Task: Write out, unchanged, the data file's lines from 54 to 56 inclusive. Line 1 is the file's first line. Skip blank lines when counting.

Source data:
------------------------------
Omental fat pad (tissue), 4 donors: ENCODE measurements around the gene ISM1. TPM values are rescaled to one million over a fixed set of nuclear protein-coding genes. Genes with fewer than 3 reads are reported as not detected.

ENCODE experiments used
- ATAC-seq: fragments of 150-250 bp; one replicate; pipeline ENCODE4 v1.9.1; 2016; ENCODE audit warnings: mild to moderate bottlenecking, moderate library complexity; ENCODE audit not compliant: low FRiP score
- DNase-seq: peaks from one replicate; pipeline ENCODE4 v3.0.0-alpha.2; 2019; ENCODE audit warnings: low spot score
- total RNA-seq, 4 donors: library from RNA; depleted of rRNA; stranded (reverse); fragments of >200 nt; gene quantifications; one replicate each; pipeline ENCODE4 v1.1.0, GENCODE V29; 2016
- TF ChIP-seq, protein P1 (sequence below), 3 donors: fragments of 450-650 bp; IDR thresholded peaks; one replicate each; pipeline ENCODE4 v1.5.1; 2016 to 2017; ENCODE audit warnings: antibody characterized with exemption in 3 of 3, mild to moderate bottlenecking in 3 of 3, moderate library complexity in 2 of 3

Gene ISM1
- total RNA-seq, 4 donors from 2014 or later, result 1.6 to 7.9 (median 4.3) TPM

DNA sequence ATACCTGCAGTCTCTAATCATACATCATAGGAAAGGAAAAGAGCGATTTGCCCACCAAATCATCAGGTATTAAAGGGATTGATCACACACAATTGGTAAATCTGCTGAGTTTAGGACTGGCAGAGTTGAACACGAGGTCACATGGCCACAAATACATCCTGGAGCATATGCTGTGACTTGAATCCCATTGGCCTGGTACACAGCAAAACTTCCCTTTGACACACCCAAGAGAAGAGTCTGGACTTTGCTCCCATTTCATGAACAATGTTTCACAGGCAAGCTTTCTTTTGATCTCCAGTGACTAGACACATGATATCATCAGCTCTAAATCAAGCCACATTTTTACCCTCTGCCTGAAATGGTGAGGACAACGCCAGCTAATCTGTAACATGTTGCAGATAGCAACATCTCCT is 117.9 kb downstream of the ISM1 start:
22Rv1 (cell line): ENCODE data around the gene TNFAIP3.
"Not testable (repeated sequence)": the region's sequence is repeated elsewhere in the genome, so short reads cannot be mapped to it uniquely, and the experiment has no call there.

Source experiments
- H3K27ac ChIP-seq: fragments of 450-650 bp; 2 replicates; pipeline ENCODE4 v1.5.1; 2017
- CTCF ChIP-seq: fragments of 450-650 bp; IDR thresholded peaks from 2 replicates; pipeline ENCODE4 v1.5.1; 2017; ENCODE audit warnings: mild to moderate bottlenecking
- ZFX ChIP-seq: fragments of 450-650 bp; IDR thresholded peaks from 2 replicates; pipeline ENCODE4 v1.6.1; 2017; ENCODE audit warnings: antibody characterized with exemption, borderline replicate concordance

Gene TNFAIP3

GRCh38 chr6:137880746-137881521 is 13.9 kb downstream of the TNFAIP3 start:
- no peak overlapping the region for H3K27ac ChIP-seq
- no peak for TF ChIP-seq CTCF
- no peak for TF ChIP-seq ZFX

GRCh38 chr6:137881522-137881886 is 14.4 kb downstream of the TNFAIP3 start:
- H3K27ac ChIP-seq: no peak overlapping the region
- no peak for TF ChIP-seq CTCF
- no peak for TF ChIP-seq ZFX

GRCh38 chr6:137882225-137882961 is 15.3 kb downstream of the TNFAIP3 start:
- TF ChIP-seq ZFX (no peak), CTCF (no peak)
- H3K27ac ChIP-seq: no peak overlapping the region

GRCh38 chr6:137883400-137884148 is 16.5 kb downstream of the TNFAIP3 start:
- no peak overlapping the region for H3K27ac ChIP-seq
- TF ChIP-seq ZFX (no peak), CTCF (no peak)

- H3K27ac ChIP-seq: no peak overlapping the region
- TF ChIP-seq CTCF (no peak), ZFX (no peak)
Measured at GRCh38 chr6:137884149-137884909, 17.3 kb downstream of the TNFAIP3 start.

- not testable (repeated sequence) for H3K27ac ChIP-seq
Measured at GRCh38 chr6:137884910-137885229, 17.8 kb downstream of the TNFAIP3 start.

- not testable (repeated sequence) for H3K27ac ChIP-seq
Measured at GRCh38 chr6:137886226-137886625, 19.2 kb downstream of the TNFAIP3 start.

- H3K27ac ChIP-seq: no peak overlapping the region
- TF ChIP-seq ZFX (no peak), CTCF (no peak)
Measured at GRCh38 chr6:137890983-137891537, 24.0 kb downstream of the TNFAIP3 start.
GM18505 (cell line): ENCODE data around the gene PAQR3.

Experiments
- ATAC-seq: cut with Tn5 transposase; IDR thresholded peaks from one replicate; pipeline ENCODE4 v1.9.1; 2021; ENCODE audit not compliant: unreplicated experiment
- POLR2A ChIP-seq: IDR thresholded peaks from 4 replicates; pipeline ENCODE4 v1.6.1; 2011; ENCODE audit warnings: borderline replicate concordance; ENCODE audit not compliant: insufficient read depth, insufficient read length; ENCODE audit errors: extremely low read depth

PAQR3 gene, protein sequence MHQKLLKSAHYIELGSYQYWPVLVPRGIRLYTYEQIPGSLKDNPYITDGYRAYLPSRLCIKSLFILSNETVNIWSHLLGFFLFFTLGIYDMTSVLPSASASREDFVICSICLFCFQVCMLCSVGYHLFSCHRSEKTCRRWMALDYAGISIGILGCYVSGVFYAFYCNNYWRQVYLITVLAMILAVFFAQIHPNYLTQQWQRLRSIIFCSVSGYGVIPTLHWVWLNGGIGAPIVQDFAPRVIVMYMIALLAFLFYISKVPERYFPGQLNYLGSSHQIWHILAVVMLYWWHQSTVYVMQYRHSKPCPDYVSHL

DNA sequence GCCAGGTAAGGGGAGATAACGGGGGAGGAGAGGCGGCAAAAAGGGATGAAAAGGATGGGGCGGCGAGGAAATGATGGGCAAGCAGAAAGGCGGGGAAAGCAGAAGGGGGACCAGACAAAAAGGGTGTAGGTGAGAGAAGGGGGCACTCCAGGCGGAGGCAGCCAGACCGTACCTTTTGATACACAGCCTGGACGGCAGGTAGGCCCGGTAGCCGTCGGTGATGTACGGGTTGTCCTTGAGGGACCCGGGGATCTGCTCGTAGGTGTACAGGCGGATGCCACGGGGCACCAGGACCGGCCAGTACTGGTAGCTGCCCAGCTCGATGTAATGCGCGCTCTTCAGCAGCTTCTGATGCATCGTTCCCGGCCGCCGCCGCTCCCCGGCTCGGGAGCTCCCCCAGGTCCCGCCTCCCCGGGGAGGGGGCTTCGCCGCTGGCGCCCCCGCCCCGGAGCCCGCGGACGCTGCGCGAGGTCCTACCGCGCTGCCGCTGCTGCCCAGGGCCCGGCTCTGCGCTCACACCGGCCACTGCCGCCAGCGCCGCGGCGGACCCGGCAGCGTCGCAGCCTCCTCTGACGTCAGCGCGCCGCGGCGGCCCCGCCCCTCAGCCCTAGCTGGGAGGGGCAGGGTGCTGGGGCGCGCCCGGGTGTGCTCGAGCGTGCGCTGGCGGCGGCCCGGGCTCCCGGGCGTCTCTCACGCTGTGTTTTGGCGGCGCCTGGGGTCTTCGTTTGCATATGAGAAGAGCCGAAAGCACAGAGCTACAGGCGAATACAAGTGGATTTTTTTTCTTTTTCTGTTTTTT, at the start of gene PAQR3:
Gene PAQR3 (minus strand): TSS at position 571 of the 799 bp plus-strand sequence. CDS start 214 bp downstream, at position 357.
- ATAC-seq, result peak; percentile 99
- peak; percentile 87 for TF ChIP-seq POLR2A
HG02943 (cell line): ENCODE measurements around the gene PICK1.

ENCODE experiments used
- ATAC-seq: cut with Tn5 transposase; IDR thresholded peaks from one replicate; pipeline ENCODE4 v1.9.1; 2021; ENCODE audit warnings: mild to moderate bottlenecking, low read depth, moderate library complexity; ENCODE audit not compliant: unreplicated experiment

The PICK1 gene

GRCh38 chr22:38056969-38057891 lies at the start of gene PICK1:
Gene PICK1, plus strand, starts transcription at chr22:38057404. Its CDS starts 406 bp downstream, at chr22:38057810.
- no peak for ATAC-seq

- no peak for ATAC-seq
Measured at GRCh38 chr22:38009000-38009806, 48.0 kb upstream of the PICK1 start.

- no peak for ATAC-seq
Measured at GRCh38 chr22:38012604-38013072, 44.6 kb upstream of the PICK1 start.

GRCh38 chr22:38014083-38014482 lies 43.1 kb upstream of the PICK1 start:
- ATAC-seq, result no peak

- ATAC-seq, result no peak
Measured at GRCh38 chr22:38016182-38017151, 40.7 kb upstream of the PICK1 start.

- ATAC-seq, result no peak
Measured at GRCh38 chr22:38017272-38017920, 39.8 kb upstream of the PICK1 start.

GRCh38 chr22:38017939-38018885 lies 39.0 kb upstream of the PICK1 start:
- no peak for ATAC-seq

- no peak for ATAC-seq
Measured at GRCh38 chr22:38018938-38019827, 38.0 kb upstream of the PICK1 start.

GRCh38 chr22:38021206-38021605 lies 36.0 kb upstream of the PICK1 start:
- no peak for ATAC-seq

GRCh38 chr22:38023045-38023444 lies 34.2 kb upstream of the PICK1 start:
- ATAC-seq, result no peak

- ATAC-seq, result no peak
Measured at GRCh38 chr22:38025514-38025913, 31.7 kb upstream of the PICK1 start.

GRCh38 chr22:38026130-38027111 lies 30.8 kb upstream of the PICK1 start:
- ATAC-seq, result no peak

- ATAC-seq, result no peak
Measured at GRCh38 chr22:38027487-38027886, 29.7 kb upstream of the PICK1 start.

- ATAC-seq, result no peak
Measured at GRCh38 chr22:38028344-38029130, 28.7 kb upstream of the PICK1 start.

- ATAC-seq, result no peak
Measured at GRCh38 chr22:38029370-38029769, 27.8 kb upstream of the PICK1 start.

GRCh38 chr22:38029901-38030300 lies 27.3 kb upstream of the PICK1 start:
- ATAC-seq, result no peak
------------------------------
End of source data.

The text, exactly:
GRCh38 chr22:38056969-38057891 lies at the start of gene PICK1:
Gene PICK1, plus strand, starts transcription at chr22:38057404. Its CDS starts 406 bp downstream, at chr22:38057810.
- no peak for ATAC-seq